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Olga Tokarczuk was born in Sulechow, Poland, in 1962. After studying psychology in Warsaw, she worked as a therapist for difficult children in Wroclaw until 1985. She lives in a lower Silesian village in Poland, close to the Czech border. Besides her work as a writer, Olga Tokarczuk is also a publisher and organises literary events, e.g. a short-story festival in Wroclaw.

Olga Tokarczuk is regarded as the most popular Polish author of the younger generation. The annalist of the Polish-Czech border area with its diverse Central European roots writes novels, stories and poems, and her books are equally successful with both critics and readers. Her debut novel "Prodroz ludzi ksiegi" (1993; The Journey of the Book People) received an award from the Society of Polish Publishing Houses as the best prose debut of the years 1992 and 1993. In 1995, she published the novel "E.E.". Olga Tokarczuk received the audience award of the Nike Prize for her third novel "Prawiek i inne czasy" (1997; Primordial and Other Ages) in 1997.

Publications in German include "Ur und andere Zeiten" (2000), the volume of stories "Der Schrank" (2000), the novels "Taghaus, Nachthaus" (2001) and "Letzte Geschichten" (2006), and most recently the volume of stories "Spiel auf vielen Trommeln" in the DAAD series "Spurensicherung" (2006). "Olga Tokarczuk tells her stories without surprising twists, but she finds sharp, moving images. (...) more stories about people on the verge of collapse – gripping, irritating, moving." (FOCUS)

And the weekly newspaper ZEIT wrote of "Taghaus, Nachthaus": "A house in the mountains, close to the Czech border. A first-person narrator and her old woman neighbour, who is full of stories; stories that are interwoven with the narrator's dreams and keep returning to this place near the border, where so many ages and destinies meet. In a poetically sensitive way, Olga Tokarczuk draws the reader into the spell of these events, so that occurrences and dreams that always appear subliminally familiar to us despite their strangeness lead to a kind of collective sub- and super-conscious, the pull of which it is difficult to evade. 'Taghaus, Nachthaus' is a great literary success, bringing together and illuminating the various dimensions of human existence."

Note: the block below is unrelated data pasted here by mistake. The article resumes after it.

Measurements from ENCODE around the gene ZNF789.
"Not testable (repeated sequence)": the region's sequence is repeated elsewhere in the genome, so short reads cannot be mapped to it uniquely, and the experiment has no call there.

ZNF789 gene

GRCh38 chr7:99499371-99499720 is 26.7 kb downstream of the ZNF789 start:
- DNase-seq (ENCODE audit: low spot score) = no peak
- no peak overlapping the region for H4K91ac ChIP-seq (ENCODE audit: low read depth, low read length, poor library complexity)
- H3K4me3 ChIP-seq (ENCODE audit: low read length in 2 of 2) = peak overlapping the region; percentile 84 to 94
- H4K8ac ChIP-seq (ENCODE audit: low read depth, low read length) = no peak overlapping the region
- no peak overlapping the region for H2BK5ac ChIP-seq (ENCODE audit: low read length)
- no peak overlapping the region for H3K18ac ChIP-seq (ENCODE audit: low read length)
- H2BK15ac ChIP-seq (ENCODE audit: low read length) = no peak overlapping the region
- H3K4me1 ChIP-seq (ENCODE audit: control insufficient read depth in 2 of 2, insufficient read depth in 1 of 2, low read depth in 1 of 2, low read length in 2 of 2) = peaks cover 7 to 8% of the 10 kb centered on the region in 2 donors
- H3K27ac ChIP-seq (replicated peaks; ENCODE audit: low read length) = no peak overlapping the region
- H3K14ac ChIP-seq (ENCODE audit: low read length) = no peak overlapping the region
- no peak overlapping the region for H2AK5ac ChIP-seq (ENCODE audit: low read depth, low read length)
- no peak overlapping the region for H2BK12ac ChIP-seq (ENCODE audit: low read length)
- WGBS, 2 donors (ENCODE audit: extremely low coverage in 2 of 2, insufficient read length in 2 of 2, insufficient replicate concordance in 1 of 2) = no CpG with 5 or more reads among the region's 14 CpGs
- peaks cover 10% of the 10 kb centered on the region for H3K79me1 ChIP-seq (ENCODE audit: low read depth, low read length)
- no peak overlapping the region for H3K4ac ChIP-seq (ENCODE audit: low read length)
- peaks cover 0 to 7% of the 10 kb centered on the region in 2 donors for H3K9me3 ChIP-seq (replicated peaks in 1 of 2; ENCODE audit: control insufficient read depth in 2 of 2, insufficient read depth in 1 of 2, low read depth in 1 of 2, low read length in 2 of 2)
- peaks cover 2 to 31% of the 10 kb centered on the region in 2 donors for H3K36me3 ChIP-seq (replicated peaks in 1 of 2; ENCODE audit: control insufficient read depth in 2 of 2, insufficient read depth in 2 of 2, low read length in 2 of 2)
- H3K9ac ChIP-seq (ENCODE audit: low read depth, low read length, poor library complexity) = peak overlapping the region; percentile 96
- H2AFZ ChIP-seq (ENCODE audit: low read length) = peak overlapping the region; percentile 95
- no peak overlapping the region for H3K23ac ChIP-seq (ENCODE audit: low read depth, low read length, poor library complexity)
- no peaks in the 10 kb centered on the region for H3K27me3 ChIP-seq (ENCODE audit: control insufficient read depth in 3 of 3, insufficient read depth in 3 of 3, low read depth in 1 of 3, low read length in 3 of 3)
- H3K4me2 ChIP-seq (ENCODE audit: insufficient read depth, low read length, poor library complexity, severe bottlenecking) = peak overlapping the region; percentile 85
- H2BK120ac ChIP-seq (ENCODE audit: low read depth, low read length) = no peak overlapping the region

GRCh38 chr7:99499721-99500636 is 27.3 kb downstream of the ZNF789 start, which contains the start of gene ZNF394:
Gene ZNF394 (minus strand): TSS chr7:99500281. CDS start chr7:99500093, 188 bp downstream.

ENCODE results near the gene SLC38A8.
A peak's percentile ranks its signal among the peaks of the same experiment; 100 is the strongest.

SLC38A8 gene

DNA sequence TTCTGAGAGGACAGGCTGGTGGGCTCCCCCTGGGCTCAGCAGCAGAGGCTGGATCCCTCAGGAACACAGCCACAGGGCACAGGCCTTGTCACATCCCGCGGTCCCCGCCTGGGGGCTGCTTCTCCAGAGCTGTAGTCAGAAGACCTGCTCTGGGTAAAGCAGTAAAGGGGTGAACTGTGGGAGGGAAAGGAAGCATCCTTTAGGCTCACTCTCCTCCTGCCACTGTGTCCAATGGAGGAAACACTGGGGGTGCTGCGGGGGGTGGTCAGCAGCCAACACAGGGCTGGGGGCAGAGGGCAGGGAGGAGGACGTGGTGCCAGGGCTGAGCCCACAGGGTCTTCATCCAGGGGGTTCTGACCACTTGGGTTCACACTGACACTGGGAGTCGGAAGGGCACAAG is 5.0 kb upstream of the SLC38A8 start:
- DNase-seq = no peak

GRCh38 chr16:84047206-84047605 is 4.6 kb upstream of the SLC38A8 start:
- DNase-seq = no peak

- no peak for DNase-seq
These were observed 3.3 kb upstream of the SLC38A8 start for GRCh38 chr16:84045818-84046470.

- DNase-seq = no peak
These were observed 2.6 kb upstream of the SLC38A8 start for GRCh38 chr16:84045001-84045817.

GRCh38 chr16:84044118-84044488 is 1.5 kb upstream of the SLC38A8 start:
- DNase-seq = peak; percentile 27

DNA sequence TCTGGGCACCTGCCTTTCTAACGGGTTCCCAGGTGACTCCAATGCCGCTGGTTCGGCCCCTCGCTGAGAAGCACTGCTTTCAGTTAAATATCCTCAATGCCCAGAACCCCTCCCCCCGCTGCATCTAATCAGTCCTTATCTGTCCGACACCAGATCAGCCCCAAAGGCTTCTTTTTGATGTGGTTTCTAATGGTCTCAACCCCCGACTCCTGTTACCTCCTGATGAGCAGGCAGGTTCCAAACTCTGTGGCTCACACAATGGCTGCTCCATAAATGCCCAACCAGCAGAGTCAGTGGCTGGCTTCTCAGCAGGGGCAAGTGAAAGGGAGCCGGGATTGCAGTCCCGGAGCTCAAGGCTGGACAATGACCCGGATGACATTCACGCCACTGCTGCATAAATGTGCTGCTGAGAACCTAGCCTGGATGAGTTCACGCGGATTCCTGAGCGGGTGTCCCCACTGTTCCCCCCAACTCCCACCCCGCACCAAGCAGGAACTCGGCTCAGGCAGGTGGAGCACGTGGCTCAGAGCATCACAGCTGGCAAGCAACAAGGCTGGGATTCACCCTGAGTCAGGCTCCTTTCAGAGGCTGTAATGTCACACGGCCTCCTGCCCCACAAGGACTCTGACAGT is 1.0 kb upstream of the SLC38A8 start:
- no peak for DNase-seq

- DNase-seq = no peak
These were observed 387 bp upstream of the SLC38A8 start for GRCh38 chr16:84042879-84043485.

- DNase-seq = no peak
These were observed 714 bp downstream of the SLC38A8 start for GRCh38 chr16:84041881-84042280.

Together with her translator Esther Kinsky, Olga Tokarczuk received the literary and translation award "Brücke Berlin" in 2002. As well as editions in German and French, to date her work has also appeared in Danish, Dutch, Czech, Spanish and Italian. "Where contemporary literature is generally degenerating into trivial chatter or (post-modern) sensationalist reflection", wrote Ilma Rakusa of "Ur und andere Zeiten", "Tokarczuk risks the timeless tone of fairy-tale. [...] As if in a dream, her metaphysical-animalist figures move among life's perils, simultaneously guilty and innocent."


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Publications in German Translation
Ur und andere Zeiten. Translated from the Polish by Esther Kinsky. Berlin Verlag, Berlin 2000
Der Schrank. Translated from the Polish by Esther Kinsky. DVA, Munich 2000
Taghaus, Nachthaus. Translated from the Polish by Esther Kinsky. DVA, Munich 2001
Spiel auf vielen Trommeln. Erzählungen. Translated from the Polish by Esther Kinsky. With an epilogue by Katharina Döbler. DAAD-Series Spurensicherung 16. Matthes & Seitz, Berlin 2006
Letzte Geschichten. Translated from the Polish by Esther Kinsky. DVA, Munich 2006
Publications in English Translation
House of Day, House of Night. Northwestern University Press 2003
Published by DAAD
Spiel auf vielen Trommeln 2006
Events by DAAD
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